- First and last name
- Where they live
- Job title
- Marital status
- Number of kids
- Archetype (more on this later)
- Short biography
- Personality map
This is going to be the basic demographic data about your user, along with a short bio snippet. The goal is to give you a quick snapshot of who they are.
Of course you aren’t trying to capture the information about absolutely every one of your users here. That’d be impossible! You’re just trying to put together an archetypeof a typical user.
That’s why you should also include an overview for the user in the basic information section as well, sort of like a nickname. How would you describe your user?
If you find your target audience are typically active workers who try to glance at your website during rare downtimes, you might call them “The Busy Browser.”
Or, if you’re targeting young creatives who are still in school, you might have “The Art Student.”
Whatever works as long as it captures your specific archetype.
Images can tell a bigger stories than any amount of copy can. Once you give your persona a face, you humanize them. This gives you a much better idea about how your design and products can impact this person’s life.
Try to capture your user’s age, gender, and personality in the picture. Are they an entrepreneur sitting in a coffee shop working on their laptop? Or are they more of a suit-and-tie C-Suite exec?
One great place to find free images for your user persona is Unsplash. You can simply search “persona” or descriptors fitting your user persona and find the images you need.
Describing or showing your user persona’s personality can really help flesh out who your user persona is and guide your design decisions for them.
You can approach this section in two ways:
- Myers-Briggs. This is a great opportunity to include information about your persona’s Myers-Briggs personality type, giving you insight about how they view the world.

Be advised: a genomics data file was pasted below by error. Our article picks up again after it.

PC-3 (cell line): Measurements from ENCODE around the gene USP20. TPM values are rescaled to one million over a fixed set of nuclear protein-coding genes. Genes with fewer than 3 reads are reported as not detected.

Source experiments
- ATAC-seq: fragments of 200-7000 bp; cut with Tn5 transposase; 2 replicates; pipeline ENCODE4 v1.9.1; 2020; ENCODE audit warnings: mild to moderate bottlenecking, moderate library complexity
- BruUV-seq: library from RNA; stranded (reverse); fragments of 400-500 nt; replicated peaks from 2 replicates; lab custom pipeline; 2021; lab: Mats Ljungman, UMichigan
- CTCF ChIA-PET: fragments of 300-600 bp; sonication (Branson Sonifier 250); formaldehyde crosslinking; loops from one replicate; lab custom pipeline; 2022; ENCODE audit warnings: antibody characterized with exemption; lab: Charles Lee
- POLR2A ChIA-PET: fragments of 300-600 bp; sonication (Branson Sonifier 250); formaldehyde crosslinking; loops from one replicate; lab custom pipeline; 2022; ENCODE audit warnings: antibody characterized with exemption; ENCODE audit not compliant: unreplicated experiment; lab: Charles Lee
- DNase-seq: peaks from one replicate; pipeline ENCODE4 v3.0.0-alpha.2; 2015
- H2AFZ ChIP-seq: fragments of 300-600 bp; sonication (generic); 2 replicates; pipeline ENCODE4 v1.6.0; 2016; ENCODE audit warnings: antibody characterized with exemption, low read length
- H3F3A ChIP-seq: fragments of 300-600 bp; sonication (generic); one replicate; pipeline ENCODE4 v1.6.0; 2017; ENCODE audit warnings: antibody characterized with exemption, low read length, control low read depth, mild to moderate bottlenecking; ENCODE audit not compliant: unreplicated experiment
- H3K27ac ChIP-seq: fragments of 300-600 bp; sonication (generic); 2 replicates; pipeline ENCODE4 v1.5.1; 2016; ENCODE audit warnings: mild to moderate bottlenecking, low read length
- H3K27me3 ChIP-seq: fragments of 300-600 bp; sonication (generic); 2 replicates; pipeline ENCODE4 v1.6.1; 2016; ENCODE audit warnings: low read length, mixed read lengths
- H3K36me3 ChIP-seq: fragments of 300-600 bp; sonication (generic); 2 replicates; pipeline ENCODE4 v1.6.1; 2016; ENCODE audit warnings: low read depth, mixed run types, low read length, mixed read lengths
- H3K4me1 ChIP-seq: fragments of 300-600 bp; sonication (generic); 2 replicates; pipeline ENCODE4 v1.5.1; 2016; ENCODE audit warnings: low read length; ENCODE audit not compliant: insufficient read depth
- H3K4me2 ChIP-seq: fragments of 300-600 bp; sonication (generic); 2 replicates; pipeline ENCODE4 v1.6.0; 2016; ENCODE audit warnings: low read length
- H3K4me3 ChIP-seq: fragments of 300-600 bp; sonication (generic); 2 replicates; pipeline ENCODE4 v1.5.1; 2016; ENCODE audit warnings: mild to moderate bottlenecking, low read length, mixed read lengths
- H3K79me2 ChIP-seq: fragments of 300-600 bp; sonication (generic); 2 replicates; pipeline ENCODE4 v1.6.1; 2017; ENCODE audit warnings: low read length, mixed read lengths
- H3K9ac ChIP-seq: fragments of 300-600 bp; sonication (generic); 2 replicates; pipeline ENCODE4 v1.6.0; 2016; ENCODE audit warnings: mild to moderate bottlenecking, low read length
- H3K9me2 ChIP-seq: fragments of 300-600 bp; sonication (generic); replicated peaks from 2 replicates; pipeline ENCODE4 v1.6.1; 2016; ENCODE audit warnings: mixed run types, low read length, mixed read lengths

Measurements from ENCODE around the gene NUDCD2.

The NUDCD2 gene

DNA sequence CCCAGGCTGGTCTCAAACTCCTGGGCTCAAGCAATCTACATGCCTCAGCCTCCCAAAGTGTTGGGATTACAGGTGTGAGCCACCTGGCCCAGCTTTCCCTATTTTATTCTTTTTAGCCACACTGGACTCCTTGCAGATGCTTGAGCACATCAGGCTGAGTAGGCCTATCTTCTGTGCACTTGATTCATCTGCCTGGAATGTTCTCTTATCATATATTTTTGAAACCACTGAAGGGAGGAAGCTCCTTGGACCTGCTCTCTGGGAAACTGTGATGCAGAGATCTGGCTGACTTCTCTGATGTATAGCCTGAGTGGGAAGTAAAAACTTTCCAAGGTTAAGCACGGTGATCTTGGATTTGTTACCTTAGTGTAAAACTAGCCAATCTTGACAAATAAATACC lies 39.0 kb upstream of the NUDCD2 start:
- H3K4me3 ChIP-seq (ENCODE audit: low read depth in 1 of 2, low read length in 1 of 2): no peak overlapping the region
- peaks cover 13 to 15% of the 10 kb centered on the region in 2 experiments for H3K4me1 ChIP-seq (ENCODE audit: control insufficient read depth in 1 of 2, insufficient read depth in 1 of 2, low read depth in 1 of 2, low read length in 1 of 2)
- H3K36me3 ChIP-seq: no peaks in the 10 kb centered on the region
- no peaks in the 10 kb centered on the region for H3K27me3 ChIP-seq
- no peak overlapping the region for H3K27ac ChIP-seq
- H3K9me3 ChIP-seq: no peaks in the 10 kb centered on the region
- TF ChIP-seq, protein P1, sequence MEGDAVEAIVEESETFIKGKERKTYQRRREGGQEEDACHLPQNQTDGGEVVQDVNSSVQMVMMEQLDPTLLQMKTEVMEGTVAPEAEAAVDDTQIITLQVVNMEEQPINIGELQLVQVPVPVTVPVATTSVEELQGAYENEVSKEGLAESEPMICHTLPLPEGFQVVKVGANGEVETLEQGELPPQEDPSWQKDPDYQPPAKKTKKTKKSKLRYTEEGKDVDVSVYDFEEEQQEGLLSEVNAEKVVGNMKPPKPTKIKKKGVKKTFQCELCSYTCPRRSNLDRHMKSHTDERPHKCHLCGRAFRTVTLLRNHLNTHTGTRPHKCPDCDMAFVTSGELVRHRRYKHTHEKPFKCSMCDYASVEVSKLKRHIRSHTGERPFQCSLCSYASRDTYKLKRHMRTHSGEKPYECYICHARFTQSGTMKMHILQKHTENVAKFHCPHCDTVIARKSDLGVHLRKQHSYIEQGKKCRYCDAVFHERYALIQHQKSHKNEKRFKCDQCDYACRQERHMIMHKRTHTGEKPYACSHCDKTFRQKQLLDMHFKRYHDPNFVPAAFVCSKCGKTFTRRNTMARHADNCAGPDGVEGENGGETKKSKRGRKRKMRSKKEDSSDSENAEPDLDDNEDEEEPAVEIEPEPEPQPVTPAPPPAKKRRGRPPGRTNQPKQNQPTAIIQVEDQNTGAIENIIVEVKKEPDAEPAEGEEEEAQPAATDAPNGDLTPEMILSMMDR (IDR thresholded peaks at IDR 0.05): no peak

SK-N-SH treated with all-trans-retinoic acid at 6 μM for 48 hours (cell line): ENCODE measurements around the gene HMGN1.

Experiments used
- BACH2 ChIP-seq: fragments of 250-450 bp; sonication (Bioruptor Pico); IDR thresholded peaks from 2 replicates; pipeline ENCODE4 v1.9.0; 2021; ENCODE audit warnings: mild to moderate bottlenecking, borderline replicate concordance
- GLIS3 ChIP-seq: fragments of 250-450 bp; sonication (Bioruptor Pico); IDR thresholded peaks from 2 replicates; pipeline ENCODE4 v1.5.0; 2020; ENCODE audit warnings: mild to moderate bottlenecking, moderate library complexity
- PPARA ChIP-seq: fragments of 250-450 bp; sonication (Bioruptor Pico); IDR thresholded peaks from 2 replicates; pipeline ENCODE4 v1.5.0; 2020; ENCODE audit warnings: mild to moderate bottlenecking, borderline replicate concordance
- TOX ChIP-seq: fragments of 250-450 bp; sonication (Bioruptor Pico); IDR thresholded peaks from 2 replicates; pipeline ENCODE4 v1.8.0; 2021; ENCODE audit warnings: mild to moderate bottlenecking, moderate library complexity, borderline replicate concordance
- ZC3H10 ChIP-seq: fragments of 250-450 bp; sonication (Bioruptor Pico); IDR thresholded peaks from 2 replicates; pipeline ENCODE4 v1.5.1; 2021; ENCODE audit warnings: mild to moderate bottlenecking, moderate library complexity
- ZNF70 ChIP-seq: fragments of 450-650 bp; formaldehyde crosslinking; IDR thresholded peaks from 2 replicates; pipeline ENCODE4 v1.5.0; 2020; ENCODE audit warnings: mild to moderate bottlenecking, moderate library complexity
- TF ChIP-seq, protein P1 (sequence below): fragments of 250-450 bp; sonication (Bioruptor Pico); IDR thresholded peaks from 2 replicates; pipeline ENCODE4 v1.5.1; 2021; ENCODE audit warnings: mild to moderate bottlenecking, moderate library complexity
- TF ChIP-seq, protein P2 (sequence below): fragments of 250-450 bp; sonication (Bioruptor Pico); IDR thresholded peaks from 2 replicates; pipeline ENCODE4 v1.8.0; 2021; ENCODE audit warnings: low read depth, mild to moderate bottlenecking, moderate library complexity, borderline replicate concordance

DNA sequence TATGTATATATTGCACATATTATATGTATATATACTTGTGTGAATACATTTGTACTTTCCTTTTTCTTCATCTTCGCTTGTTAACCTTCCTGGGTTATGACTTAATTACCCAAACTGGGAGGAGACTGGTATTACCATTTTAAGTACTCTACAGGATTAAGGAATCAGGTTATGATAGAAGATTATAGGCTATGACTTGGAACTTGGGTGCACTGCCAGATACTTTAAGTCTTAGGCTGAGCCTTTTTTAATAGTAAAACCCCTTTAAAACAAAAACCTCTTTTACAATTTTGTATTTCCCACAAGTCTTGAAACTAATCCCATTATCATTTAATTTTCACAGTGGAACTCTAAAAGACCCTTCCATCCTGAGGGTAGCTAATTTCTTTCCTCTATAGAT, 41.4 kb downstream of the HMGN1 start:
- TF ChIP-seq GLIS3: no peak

- Descriptions. You can even just give a description of how they are in real life. Are they funny? Sarcastic? Ambitious? What kind of personality does your user have?
- X-Y Axis. Where are they on the range of extroverted and introverted? Thrifty or luxury? Urban or rural?
Simple bullet points can suffice, or if you want, you can use elements like the slider in the example above.
4. Goals and motivations
This section is where you put all of your user’s goals and motivations related to your product.
That means that if you’re designing a fitness product, you probably wouldn’t want a user persona that included a goal like, “I want to increase my income by 10% in the next six months.” Instead, they’d probably have a goal like, “I want to be able to run a 5k by the end of 2019.”
What is motivating your user persona right now? What could possibly, realistically, drive them to your product? By finding out their goals, you can answer these questions and find out exactly how your design could service them.
5. Pain points
Your target users’ pain points should influence your design decisions more than anything else. That’s because they give you an indication of how exactly your product can help them.
And, like the goals section, this should be related to your product.
What are they struggling with? What frustrates them to no end? How is your product or service going to help solve these issues for them?
You can dig even deeper and ask, “What scares my customer?”
By finding their fears and frustrations, you’ll be able to start designing the answers for them.
Other things you might include
“Describing or showing your user persona’s personality can really help flesh out who your user persona is and guide your design decisions for them.”
Of course, there are plenty of extra things you can include in your user persona template. As long as it’s in line with your goals and helps you find out exactly who you’re designing for, feel free to include it in your template.
Some elements you might consider:
- Channels. These include social media platforms, websites, and even browsers your user uses on their regular day-to-day.
- Quotations. A great opportunity to draw from the research you did (or should have already done). Include an actual quote from someone you talked to. This can give you a good idea of what they’re looking for in a product, and how you can account for it in the design.